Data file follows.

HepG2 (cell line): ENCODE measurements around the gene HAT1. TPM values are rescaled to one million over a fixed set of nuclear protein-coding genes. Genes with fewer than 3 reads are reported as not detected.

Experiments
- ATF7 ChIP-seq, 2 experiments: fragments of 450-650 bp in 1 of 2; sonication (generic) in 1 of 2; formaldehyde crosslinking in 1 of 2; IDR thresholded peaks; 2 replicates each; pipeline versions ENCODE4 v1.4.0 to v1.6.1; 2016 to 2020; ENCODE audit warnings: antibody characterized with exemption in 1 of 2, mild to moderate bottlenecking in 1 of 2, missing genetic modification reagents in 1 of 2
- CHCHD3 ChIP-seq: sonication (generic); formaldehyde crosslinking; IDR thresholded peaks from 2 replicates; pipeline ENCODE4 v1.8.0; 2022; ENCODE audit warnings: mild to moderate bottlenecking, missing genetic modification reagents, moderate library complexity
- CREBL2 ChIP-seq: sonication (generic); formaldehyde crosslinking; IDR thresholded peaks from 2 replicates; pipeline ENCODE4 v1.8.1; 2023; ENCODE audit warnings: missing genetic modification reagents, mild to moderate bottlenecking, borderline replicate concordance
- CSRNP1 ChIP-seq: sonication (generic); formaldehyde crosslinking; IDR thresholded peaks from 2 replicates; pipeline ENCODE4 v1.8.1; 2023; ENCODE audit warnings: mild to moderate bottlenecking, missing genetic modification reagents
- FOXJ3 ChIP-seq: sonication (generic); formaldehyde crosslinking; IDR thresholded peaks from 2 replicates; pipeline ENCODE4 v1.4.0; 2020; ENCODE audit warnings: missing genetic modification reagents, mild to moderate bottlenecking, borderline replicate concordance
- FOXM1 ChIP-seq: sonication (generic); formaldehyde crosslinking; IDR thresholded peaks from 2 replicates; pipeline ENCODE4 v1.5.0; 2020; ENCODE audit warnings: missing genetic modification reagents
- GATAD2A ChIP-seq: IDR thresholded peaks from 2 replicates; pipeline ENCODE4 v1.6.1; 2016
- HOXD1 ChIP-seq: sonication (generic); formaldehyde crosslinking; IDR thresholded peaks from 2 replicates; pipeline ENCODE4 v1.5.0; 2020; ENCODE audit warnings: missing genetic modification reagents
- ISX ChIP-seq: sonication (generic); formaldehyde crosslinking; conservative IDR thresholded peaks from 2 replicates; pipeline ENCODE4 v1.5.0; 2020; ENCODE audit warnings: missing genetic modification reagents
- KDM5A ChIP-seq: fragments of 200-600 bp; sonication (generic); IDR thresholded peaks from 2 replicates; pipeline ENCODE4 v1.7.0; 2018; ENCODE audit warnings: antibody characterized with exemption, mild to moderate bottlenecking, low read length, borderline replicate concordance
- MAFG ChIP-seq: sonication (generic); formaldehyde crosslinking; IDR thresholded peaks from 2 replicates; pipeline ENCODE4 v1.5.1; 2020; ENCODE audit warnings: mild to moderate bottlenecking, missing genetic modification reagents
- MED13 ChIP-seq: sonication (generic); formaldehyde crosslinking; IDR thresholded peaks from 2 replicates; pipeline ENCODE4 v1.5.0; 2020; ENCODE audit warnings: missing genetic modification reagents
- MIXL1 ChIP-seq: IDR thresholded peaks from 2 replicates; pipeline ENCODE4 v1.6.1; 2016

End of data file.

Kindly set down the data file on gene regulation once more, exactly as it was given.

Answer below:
HepG2 (cell line): ENCODE measurements around the gene HAT1. TPM values are rescaled to one million over a fixed set of nuclear protein-coding genes. Genes with fewer than 3 reads are reported as not detected.

Experiments
- ATF7 ChIP-seq, 2 experiments: fragments of 450-650 bp in 1 of 2; sonication (generic) in 1 of 2; formaldehyde crosslinking in 1 of 2; IDR thresholded peaks; 2 replicates each; pipeline versions ENCODE4 v1.4.0 to v1.6.1; 2016 to 2020; ENCODE audit warnings: antibody characterized with exemption in 1 of 2, mild to moderate bottlenecking in 1 of 2, missing genetic modification reagents in 1 of 2
- CHCHD3 ChIP-seq: sonication (generic); formaldehyde crosslinking; IDR thresholded peaks from 2 replicates; pipeline ENCODE4 v1.8.0; 2022; ENCODE audit warnings: mild to moderate bottlenecking, missing genetic modification reagents, moderate library complexity
- CREBL2 ChIP-seq: sonication (generic); formaldehyde crosslinking; IDR thresholded peaks from 2 replicates; pipeline ENCODE4 v1.8.1; 2023; ENCODE audit warnings: missing genetic modification reagents, mild to moderate bottlenecking, borderline replicate concordance
- CSRNP1 ChIP-seq: sonication (generic); formaldehyde crosslinking; IDR thresholded peaks from 2 replicates; pipeline ENCODE4 v1.8.1; 2023; ENCODE audit warnings: mild to moderate bottlenecking, missing genetic modification reagents
- FOXJ3 ChIP-seq: sonication (generic); formaldehyde crosslinking; IDR thresholded peaks from 2 replicates; pipeline ENCODE4 v1.4.0; 2020; ENCODE audit warnings: missing genetic modification reagents, mild to moderate bottlenecking, borderline replicate concordance
- FOXM1 ChIP-seq: sonication (generic); formaldehyde crosslinking; IDR thresholded peaks from 2 replicates; pipeline ENCODE4 v1.5.0; 2020; ENCODE audit warnings: missing genetic modification reagents
- GATAD2A ChIP-seq: IDR thresholded peaks from 2 replicates; pipeline ENCODE4 v1.6.1; 2016
- HOXD1 ChIP-seq: sonication (generic); formaldehyde crosslinking; IDR thresholded peaks from 2 replicates; pipeline ENCODE4 v1.5.0; 2020; ENCODE audit warnings: missing genetic modification reagents
- ISX ChIP-seq: sonication (generic); formaldehyde crosslinking; conservative IDR thresholded peaks from 2 replicates; pipeline ENCODE4 v1.5.0; 2020; ENCODE audit warnings: missing genetic modification reagents
- KDM5A ChIP-seq: fragments of 200-600 bp; sonication (generic); IDR thresholded peaks from 2 replicates; pipeline ENCODE4 v1.7.0; 2018; ENCODE audit warnings: antibody characterized with exemption, mild to moderate bottlenecking, low read length, borderline replicate concordance
- MAFG ChIP-seq: sonication (generic); formaldehyde crosslinking; IDR thresholded peaks from 2 replicates; pipeline ENCODE4 v1.5.1; 2020; ENCODE audit warnings: mild to moderate bottlenecking, missing genetic modification reagents
- MED13 ChIP-seq: sonication (generic); formaldehyde crosslinking; IDR thresholded peaks from 2 replicates; pipeline ENCODE4 v1.5.0; 2020; ENCODE audit warnings: missing genetic modification reagents
- MIXL1 ChIP-seq: IDR thresholded peaks from 2 replicates; pipeline ENCODE4 v1.6.1; 2016